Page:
WAREHOUSE 13 3.13: “The Greatest Gift”

Christmas specials are usually about two things: family, and the “magic” of the holiday. And there’s usually one other element crammed in: an old fat guy with a white beard who may or may not be Santa Claus — but who invariably turns out to be the real Santa, after all. (He even mentioned that bike you wanted as a child!)

The great thing about the WAREHOUSE 13 Christmas episode is that it wasn’t really about Christmas — it was the relationship between the characters we have come to know so well, and reveals that Pete is pretty much the lynchpin that holds the gang together. And, yes, they are a “family” of sorts. Oh, and there was no pseudo Santa — despite being one of the few shows on which such a character would actually work!
Continue reading

Advertisements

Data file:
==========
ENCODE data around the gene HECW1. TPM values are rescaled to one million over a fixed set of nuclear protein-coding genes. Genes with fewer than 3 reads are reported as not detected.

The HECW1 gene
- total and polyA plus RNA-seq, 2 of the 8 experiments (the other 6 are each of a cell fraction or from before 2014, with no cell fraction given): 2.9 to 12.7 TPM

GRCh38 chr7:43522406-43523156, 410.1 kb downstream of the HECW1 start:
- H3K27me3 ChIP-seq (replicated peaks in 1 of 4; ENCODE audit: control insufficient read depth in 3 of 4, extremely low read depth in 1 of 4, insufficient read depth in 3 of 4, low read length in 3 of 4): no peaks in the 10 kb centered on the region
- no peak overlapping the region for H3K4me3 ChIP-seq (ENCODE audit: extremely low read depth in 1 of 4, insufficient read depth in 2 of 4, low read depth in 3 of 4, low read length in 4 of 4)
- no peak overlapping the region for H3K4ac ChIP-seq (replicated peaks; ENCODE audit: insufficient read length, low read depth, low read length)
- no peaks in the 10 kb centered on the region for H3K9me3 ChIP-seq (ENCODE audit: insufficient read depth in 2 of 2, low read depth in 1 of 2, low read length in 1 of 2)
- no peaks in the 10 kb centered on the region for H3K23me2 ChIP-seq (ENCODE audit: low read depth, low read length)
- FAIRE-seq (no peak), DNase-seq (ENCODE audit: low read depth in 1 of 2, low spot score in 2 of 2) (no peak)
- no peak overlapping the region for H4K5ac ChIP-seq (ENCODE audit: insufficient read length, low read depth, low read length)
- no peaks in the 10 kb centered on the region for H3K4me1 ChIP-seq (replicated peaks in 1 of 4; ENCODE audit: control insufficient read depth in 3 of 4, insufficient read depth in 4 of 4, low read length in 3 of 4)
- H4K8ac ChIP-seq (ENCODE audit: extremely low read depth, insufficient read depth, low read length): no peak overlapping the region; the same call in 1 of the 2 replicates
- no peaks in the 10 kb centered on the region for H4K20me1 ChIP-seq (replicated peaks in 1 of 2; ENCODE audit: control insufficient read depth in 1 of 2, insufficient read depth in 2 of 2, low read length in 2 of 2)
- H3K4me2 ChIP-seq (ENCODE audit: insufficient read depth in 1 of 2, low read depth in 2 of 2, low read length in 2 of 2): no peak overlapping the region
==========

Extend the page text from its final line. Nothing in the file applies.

WAREHOUSE 13 2.1: Time Will Tell

WAREHOUSE 13 is back, beckoning us to return to America’s Attic for another season of runaway artifacts and the agents who live to “Snag it, bag it and tag it.” It marked a fun, suspenseful beginning to the SyFy series’ sophomore summer.

The most shocking aspect of the second-season premiere was not that Artie survived certain incineration in the wake of last season’s cliff-hanger finale, but the way he survived: He used the Phoenix charm to resurrect himself literally from ashes, just like the mythical bird. The downside, of course, is that someone else had to die in his place. When you think about it, that is a supremely selfish decision. Granted, Artie (Saul Rubinek) had to make the call in a split-second under the extreme duress of having a huge fireball bearing down on him, but still… I suppose he was weighing his value as caretaker of the warehouse and balancing that against some unknown person, but he had to know there was a chance Pete (Eddie McClintock) or Myka (Joanne Kelly) could have fallen victim, since it wasn’t established that they had touched the amulet. In fact, Pete’s coughing fit clearly implied that Artie and Myka thought he could die. Needless to say, I was thrilled that our friends all dodged the Reaper. I’m not saying it turned out all right just because a bit player bit the dust. Do you think you’re more important than your boss’ chauffeur?